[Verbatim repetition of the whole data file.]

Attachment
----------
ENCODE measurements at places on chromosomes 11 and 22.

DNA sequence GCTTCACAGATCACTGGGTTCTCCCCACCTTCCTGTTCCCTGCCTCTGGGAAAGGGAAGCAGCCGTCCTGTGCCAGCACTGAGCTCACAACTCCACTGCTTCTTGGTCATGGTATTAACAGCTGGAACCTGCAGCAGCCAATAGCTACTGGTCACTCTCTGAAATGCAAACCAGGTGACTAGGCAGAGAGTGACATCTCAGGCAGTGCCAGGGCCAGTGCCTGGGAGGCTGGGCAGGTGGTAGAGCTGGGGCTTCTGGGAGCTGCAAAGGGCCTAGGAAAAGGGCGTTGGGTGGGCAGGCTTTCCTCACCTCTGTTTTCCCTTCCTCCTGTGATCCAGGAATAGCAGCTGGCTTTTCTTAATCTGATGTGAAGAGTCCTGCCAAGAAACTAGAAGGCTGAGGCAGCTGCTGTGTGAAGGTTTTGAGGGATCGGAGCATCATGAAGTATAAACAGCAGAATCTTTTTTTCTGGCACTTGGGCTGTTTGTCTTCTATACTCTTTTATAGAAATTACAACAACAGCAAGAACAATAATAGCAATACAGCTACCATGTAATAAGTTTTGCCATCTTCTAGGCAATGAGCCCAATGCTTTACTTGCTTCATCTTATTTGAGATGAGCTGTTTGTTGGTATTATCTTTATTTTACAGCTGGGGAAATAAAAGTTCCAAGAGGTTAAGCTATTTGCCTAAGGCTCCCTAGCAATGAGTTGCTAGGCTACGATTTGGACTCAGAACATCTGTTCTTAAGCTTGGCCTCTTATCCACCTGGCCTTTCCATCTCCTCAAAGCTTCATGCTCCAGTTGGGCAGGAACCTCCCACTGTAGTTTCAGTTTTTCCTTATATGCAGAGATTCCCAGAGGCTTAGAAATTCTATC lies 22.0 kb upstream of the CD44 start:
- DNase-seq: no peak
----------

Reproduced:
ENCODE measurements at places on chromosomes 11 and 22.

DNA sequence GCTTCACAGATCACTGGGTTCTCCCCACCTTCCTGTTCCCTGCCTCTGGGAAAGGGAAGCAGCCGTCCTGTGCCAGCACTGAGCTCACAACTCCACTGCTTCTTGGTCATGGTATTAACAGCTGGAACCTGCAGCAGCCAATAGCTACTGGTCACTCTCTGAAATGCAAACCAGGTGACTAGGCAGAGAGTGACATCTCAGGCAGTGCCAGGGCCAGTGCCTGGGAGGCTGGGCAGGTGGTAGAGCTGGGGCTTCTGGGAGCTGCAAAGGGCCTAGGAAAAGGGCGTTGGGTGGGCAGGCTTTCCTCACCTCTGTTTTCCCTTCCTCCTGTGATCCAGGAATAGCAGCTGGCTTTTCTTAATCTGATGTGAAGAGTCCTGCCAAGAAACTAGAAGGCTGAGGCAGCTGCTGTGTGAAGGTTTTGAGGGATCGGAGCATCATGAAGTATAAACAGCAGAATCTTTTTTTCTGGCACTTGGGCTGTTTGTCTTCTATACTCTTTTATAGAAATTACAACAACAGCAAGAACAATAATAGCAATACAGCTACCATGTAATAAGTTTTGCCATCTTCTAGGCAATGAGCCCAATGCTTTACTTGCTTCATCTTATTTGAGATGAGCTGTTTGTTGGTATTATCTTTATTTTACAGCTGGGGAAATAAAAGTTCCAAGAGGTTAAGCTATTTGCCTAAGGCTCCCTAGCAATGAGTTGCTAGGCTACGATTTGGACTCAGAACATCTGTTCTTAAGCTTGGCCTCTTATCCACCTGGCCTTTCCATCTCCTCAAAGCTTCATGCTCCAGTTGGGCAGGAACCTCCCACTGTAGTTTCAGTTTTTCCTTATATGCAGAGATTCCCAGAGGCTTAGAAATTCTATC lies 22.0 kb upstream of the CD44 start:
- DNase-seq: no peak